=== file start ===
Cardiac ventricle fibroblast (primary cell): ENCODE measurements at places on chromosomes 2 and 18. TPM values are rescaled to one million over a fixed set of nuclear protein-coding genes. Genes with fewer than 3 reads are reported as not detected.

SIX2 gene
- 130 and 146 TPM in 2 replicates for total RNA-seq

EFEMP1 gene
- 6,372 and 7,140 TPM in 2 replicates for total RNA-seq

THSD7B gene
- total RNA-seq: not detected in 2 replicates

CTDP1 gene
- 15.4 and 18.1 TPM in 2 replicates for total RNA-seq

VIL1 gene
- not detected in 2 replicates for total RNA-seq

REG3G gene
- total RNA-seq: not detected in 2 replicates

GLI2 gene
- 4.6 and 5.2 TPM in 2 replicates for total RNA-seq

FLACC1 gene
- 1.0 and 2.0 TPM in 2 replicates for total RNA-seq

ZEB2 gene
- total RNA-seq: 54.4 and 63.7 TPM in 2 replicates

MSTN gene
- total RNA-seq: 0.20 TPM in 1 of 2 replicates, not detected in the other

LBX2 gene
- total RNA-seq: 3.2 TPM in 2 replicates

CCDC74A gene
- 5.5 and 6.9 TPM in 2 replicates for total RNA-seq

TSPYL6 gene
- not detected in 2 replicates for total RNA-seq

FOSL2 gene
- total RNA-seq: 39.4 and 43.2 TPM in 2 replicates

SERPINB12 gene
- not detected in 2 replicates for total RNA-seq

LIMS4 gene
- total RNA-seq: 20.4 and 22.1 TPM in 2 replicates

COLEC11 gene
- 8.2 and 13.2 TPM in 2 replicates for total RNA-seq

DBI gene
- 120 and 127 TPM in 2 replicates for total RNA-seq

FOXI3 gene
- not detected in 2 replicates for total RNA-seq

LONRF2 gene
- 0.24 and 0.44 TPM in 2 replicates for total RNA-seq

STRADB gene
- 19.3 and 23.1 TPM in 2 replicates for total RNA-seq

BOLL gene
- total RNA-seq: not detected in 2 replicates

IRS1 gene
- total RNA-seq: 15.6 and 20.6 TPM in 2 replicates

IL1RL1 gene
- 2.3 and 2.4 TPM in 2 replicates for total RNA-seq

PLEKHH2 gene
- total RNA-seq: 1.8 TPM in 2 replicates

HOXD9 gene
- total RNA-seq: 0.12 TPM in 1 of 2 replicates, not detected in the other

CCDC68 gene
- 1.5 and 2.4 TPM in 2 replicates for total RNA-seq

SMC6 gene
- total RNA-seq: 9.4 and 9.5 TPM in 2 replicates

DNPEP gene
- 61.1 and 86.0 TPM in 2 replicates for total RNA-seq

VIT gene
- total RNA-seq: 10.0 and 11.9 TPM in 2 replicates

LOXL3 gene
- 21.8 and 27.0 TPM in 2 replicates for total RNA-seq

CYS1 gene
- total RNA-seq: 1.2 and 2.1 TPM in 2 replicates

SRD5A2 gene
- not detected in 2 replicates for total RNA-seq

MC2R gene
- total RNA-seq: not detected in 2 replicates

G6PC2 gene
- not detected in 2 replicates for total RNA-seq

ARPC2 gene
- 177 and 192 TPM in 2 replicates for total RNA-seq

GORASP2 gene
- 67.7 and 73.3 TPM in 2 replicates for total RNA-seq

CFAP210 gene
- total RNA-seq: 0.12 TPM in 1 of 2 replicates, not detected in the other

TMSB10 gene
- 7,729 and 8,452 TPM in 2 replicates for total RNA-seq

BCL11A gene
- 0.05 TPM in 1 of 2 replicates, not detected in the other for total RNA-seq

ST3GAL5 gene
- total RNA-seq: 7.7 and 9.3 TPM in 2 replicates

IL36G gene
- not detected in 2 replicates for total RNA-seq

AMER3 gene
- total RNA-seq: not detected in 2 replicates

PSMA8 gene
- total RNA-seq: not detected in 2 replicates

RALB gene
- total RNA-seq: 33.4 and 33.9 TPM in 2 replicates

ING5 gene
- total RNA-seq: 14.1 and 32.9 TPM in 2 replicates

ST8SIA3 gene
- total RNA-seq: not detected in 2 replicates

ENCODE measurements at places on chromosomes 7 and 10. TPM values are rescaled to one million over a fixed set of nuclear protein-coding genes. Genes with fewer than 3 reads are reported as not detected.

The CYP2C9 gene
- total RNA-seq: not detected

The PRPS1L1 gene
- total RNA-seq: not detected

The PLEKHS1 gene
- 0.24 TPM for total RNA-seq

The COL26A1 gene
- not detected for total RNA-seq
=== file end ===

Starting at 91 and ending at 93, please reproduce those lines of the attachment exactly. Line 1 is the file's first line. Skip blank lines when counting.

- total RNA-seq: 33.4 and 33.9 TPM in 2 replicates

ING5 gene
- total RNA-seq: 14.1 and 32.9 TPM in 2 replicates